It’s one we’ve seen coming for a long time. And after years of uncertainty and consultation, HMRC has announced that the existing rules for VAT recovery used by most Defined Benefit (DB) pension schemes employers will… wait for it… carry on as it is now.
When you calculate the tax for a DB pension scheme, existing rules allow you, as an employer, to deduct the VAT incurred from the admin costs associated with the pension scheme.
This is on the basis that these costs were your overheads. What are admin fees? Well, you might call our fees admin fees. Or you might have an administrator for the scheme who charges fees too.
If you’re an employer that doesn’t pay for admin fees or services from someone like us, you can still continue to deduct VAT incurred on other things such as expenses on the scheme’s day-to-day administration.
Administration vs investment costs
We’ve mentioned admin fees above. But then there’s also investment expenses. These will come from investment managers such as Legal & General, BlackRock and so on.
Where you have an invoice that relates to both admin and investment, you’re able to use the “70/30 rule”, which means 30% of the invoice can be recovered for VAT purposes.
If you have a relationship with an investment manager directly
The pension scheme trustees would usually be the ones to have a relationship with your investment manager. But if not, under HMRC’s latest guidance, as an employer you may be able to change to a different arrangement where you can deduct VAT incurred both on investment and administration services.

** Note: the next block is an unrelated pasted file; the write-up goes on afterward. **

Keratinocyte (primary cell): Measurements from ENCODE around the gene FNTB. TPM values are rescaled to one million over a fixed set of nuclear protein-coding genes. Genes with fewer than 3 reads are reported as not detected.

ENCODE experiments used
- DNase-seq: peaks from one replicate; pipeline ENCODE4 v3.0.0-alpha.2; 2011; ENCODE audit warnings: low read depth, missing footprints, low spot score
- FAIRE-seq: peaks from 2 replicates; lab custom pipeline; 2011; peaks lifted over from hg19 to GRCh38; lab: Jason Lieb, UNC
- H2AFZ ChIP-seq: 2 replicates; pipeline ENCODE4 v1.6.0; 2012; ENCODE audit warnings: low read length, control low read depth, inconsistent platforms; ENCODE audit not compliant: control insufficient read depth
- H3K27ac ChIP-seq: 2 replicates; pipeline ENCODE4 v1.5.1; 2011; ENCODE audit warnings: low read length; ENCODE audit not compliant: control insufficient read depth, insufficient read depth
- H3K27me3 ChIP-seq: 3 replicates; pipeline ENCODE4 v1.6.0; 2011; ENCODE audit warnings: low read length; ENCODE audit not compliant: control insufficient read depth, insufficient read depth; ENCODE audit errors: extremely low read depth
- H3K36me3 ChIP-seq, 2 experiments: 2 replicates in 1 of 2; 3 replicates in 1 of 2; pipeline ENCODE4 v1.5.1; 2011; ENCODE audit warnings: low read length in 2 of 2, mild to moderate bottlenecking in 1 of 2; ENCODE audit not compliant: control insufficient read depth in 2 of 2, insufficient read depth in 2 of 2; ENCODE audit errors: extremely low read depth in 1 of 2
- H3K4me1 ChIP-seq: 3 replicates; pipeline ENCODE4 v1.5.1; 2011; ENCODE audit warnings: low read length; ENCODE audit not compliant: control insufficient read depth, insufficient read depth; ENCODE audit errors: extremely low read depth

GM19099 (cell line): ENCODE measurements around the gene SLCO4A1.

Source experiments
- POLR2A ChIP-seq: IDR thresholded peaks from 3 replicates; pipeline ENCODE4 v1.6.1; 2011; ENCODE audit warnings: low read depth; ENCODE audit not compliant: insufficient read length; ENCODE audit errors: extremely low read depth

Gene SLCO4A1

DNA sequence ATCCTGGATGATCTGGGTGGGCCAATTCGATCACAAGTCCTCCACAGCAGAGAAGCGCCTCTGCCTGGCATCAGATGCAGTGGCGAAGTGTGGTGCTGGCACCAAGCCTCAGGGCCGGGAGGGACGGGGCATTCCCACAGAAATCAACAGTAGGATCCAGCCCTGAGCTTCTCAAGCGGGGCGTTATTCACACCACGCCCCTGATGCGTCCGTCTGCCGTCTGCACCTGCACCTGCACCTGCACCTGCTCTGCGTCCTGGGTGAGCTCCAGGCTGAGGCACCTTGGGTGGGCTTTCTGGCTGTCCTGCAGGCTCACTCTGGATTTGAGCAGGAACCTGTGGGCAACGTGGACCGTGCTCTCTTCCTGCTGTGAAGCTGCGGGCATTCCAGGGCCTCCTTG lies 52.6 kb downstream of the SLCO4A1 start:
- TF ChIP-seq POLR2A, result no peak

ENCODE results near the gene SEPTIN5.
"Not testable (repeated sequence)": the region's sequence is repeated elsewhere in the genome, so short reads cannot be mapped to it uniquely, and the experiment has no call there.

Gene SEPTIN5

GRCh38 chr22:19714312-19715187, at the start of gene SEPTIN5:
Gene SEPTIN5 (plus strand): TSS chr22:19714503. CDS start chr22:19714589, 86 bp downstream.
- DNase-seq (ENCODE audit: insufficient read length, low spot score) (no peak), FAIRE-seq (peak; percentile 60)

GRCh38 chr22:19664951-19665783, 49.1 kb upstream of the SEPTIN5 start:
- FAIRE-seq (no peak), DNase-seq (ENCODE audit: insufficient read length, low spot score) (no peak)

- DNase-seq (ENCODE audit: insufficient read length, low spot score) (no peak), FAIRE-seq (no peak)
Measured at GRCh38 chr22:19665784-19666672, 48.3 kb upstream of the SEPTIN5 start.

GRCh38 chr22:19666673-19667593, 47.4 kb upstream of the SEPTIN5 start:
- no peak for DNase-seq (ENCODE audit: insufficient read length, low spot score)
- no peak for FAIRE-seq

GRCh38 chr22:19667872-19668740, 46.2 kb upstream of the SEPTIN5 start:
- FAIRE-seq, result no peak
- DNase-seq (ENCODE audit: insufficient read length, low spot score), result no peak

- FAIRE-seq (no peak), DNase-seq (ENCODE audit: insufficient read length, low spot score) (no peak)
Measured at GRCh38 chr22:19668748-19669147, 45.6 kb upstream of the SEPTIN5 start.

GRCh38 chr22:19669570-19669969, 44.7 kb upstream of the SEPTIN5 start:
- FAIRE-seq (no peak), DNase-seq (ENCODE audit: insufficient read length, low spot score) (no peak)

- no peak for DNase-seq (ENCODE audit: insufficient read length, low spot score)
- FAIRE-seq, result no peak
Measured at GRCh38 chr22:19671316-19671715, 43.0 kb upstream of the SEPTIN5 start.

For example, VAT can be recovered on both administration and investment management costs, providing you’re an employer and you have a direct relationship with an investment manager. (That’s as opposed to having a relationship with trustees, who manage that relationship on your behalf.)
New options to enhance VAT recovery
In their new guidance, HMRC also set out other structuring options that could enable employers to enhance their VAT recovery. These include the following:
• a three-way contract between the investment manager, trustees and employer – HMRC say this route is only open to DB schemes
• where the trustees have a contract with the employer to run the pension scheme on their behalf
• through the trustees setting up a trustee company, and VAT grouping with the employer.
Things might not be straightforward just yet. HMRC haven’t issued guidance on the corporate tax implication of the arrangements above but we’ll be keeping our eyes peeled – we assume this VAT Public Notice will soon be updated.
If you’d like to be a bit clearer on any of the above, please get in touch.